Association of Race/Ethnicity-Specific Changes in Antihypertensive Medication Classes Initiated Among Medicare Beneficiaries With the Eighth Joint National Committee Panel Member Report | Cardiology | JAMA Network Open | JAMA Network
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Figure 1.  Proportion of Medicare Beneficiaries of Black, White, and Other Races/Ethnicities Initiating Monotherapy With an Angiotensin-Converting Enzyme Inhibitor (ACEI) or Angiotensin Receptor Blocker (ARB), β-Blocker, Thiazide-Type Diuretic, or Calcium Channel Blocker, by Calendar Year
Proportion of Medicare Beneficiaries of Black, White, and Other Races/Ethnicities Initiating Monotherapy With an Angiotensin-Converting Enzyme Inhibitor (ACEI) or Angiotensin Receptor Blocker (ARB), β-Blocker, Thiazide-Type Diuretic, or Calcium Channel Blocker, by Calendar Year
Figure 2.  Proportion of Medicare Beneficiaries of Black, White, and Other Races/Ethnicities Initiating Combination Therapy With an Angiotensin-Converting-Enzyme Inhibitor (ACEI) or Angiotensin Receptor Blocker (ARB), β-Blocker, Thiazide-Type Diuretic, or Calcium Channel Blocker, by Calendar Year
Proportion of Medicare Beneficiaries of Black, White, and Other Races/Ethnicities Initiating Combination Therapy With an Angiotensin-Converting-Enzyme Inhibitor (ACEI) or Angiotensin Receptor Blocker (ARB), β-Blocker, Thiazide-Type Diuretic, or Calcium Channel Blocker, by Calendar Year
Table 1.  Characteristics of Medicare Beneficiaries of Black, White, and Other Races/Ethnicities in the 5% Sample Who Initiated Antihypertensive Medication Between 2011 and 2018
Characteristics of Medicare Beneficiaries of Black, White, and Other Races/Ethnicities in the 5% Sample Who Initiated Antihypertensive Medication Between 2011 and 2018
Table 2.  Initiation of Antihypertensive Medication With a Renin-Angiotensin-Aldosterone System Inhibitor (ie, ACEI or ARB) Among Those Initiating Antihypertensive Monotherapy and, Separately, Initiating Combination Therapy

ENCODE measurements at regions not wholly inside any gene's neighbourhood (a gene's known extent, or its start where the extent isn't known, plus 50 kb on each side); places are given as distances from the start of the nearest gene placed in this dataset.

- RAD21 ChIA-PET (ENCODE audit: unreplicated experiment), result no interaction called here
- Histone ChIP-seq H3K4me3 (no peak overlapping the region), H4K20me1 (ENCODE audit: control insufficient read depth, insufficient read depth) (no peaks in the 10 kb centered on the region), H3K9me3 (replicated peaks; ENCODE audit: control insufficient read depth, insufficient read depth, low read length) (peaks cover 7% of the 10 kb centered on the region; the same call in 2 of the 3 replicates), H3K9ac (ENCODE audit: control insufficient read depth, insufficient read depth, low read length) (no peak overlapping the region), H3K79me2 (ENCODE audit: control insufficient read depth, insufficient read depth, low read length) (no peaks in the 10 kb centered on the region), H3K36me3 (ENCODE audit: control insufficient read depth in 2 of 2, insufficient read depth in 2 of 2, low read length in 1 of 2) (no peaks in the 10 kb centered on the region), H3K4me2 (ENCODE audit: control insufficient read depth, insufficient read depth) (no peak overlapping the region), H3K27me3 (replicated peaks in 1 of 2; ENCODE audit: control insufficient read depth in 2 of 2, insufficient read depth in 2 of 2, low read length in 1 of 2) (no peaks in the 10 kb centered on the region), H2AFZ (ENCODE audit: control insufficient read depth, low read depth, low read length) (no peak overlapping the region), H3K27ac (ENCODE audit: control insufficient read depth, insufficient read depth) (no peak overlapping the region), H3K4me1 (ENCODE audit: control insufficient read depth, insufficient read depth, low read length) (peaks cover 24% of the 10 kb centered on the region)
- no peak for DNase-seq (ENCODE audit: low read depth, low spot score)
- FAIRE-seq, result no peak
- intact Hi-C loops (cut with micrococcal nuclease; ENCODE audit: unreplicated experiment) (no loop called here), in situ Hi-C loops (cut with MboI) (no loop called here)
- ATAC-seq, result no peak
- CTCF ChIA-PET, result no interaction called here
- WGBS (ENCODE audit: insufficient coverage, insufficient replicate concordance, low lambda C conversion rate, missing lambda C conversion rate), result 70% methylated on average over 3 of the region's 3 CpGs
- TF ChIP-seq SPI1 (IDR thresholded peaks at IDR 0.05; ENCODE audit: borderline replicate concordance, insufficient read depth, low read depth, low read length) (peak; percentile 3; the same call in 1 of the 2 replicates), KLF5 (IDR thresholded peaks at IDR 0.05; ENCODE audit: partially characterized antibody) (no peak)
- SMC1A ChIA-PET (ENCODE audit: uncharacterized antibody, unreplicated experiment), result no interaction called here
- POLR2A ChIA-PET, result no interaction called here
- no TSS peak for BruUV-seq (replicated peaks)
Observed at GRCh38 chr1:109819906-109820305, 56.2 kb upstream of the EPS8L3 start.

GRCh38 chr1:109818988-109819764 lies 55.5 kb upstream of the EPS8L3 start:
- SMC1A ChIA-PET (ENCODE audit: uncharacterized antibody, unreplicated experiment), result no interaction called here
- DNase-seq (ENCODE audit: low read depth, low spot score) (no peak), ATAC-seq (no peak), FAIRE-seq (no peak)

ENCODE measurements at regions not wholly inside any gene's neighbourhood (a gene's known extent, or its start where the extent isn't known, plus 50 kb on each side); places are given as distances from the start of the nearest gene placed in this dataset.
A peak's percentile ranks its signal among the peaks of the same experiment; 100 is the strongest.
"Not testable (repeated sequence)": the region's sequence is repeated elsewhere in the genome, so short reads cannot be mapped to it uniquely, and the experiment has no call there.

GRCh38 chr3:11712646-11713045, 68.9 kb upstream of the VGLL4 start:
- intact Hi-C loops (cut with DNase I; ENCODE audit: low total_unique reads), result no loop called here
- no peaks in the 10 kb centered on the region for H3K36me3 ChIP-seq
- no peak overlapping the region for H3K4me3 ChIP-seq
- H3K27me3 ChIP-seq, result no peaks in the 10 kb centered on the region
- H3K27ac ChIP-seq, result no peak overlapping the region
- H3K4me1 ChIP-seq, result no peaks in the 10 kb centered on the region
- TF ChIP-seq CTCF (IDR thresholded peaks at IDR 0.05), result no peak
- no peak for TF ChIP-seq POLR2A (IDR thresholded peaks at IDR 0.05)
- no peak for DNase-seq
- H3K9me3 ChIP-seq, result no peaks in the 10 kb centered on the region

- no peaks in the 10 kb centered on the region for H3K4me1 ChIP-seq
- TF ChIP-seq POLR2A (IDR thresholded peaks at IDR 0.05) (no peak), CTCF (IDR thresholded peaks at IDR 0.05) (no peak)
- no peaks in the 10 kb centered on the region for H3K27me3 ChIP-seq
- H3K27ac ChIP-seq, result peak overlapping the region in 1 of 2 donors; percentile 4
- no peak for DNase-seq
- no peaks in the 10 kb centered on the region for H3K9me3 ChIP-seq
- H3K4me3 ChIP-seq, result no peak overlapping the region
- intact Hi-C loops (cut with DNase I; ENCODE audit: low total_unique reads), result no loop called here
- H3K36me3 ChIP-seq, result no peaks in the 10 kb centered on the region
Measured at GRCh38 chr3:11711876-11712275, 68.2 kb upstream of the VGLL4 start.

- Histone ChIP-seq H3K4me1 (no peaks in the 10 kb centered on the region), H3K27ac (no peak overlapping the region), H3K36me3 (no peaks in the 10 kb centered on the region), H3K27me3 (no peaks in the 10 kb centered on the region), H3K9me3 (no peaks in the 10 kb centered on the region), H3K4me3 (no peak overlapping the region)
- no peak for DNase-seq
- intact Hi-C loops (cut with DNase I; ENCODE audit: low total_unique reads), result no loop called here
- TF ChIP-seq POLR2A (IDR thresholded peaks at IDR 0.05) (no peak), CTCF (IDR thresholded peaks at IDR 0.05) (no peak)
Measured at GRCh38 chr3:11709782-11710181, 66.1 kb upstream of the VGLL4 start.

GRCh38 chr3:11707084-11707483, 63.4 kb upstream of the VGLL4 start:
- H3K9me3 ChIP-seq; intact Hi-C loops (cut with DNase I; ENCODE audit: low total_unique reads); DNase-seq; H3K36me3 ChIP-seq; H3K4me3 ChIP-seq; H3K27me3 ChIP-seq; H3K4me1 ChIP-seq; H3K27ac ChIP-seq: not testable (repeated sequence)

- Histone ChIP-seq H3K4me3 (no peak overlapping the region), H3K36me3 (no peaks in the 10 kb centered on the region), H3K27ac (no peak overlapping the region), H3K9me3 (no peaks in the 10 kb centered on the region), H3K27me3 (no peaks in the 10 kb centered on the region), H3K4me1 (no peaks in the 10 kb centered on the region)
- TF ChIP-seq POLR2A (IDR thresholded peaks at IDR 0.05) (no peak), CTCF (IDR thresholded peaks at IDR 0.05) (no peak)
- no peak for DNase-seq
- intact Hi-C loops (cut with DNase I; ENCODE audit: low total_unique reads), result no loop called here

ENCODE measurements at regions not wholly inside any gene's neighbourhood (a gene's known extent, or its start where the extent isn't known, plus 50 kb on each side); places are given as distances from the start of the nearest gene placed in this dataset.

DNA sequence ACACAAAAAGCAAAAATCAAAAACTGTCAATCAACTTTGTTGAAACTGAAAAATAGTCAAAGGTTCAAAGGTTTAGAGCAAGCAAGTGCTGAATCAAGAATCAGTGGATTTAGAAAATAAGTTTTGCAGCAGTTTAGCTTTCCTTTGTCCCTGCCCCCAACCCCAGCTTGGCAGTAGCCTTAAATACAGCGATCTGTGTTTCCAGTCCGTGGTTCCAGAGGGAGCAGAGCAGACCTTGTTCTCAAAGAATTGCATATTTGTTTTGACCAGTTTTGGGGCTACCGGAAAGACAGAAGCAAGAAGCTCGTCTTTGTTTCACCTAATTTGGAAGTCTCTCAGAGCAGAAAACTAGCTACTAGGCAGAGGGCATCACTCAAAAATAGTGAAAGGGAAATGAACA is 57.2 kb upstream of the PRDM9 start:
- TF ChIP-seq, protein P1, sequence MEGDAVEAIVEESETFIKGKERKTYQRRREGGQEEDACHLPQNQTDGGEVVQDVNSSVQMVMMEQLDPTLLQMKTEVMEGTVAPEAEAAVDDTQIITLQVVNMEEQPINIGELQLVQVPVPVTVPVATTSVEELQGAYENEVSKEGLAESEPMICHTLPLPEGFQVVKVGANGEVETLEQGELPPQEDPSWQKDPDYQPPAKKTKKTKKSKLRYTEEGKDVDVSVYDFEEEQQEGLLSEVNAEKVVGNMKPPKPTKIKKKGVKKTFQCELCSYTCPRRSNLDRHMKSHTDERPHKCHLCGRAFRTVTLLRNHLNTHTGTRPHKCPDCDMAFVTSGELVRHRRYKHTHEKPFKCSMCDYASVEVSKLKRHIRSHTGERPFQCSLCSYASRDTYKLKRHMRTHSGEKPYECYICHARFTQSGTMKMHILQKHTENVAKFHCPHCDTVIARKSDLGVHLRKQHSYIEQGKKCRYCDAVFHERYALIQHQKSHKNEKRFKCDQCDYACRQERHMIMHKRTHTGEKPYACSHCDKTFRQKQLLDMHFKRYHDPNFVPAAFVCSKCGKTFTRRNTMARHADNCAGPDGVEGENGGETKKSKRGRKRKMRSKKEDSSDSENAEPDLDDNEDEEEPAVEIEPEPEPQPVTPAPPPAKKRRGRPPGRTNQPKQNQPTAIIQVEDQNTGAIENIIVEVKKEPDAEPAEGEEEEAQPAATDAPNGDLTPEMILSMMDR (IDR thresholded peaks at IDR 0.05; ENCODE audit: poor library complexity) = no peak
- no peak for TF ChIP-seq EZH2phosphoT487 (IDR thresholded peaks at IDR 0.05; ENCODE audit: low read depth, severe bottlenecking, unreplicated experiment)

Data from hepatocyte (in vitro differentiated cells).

Initiation of Antihypertensive Medication With a Renin-Angiotensin-Aldosterone System Inhibitor (ie, ACEI or ARB) Among Those Initiating Antihypertensive Monotherapy and, Separately, Initiating Combination Therapy
Table 3.  Initiation of Antihypertensive Medication With a β-Blocker Among Those Initiating Antihypertensive Monotherapy and, Separately, Initiating Combination Therapy
Initiation of Antihypertensive Medication With a β-Blocker Among Those Initiating Antihypertensive Monotherapy and, Separately, Initiating Combination Therapy
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Levi Marpillat  N, Macquin-Mavier  I, Tropeano  AI, Bachoud-Levi  AC, Maison  P.  Antihypertensive classes, cognitive decline and incidence of dementia: a network meta-analysis.   J Hypertens. 2013;31(6):1073-1082. doi:10.1097/HJH.0b013e3283603f53 PubMedGoogle ScholarCrossref
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    Original Investigation
    Cardiology
    November 18, 2020

    Association of Race/Ethnicity-Specific Changes in Antihypertensive Medication Classes Initiated Among Medicare Beneficiaries With the Eighth Joint National Committee Panel Member Report

    Author Affiliations
    • 1Department of Epidemiology, University of Alabama at Birmingham, Birmingham
    • 2Department of Population Health Sciences, University of Utah School of Medicine, Salt Lake City
    • 3Institute for Health Research, Kaiser Permanente Colorado, Aurora
    • 4Division of Cardiovascular, Disease, Department of Medicine, University of Alabama at Birmingham, Birmingham
    • 5Division of Nephrology and Hypertension, Case Western Reserve University, University Hospitals Cleveland Medical Center, Cleveland, Ohio
    • 6New York University Grossman School of Medicine, New York
    • 7IDEAS Center of Innovation, Veterans Affairs Salt Lake City Health Care System, Salt Lake City, Utah
    • 8Department of Internal Medicine, University of Utah School of Medicine, Salt Lake City
    JAMA Netw Open. 2020;3(11):e2025127. doi:10.1001/jamanetworkopen.2020.25127
    Key Points